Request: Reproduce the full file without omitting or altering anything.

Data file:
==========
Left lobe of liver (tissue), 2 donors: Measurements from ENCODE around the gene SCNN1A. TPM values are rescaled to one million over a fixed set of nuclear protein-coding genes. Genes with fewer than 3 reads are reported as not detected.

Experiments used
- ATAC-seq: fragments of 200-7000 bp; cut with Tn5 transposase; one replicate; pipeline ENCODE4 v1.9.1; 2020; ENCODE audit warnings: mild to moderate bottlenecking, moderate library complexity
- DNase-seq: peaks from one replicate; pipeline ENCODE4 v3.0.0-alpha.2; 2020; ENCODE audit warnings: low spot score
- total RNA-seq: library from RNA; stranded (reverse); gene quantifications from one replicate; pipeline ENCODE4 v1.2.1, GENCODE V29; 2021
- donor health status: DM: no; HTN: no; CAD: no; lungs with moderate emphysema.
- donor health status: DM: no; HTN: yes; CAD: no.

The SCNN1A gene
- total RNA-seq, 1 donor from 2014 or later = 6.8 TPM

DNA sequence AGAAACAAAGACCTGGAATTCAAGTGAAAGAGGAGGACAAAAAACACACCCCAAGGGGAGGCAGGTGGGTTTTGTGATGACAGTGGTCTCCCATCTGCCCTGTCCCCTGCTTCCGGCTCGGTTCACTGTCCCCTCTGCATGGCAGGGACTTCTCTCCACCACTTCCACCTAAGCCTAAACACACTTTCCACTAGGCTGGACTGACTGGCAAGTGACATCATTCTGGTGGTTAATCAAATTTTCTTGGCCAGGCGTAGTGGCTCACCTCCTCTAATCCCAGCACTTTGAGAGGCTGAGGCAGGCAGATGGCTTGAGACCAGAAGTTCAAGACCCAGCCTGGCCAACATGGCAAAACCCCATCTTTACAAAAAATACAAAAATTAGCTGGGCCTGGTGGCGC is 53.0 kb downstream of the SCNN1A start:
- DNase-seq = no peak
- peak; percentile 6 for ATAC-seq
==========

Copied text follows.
Left lobe of liver (tissue), 2 donors: Measurements from ENCODE around the gene SCNN1A. TPM values are rescaled to one million over a fixed set of nuclear protein-coding genes. Genes with fewer than 3 reads are reported as not detected.

Experiments used
- ATAC-seq: fragments of 200-7000 bp; cut with Tn5 transposase; one replicate; pipeline ENCODE4 v1.9.1; 2020; ENCODE audit warnings: mild to moderate bottlenecking, moderate library complexity
- DNase-seq: peaks from one replicate; pipeline ENCODE4 v3.0.0-alpha.2; 2020; ENCODE audit warnings: low spot score
- total RNA-seq: library from RNA; stranded (reverse); gene quantifications from one replicate; pipeline ENCODE4 v1.2.1, GENCODE V29; 2021
- donor health status: DM: no; HTN: no; CAD: no; lungs with moderate emphysema.
- donor health status: DM: no; HTN: yes; CAD: no.

The SCNN1A gene
- total RNA-seq, 1 donor from 2014 or later = 6.8 TPM

DNA sequence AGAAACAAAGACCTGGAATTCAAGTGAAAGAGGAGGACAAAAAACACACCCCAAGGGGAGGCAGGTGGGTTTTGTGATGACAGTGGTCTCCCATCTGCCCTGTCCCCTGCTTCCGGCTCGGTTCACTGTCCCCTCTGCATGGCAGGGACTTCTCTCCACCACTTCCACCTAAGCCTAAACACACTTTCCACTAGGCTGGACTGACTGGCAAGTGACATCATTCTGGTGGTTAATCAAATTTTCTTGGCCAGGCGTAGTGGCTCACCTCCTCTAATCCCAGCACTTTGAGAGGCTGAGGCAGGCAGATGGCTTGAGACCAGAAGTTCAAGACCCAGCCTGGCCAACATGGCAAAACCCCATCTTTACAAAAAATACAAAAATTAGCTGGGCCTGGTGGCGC is 53.0 kb downstream of the SCNN1A start:
- DNase-seq = no peak
- peak; percentile 6 for ATAC-seq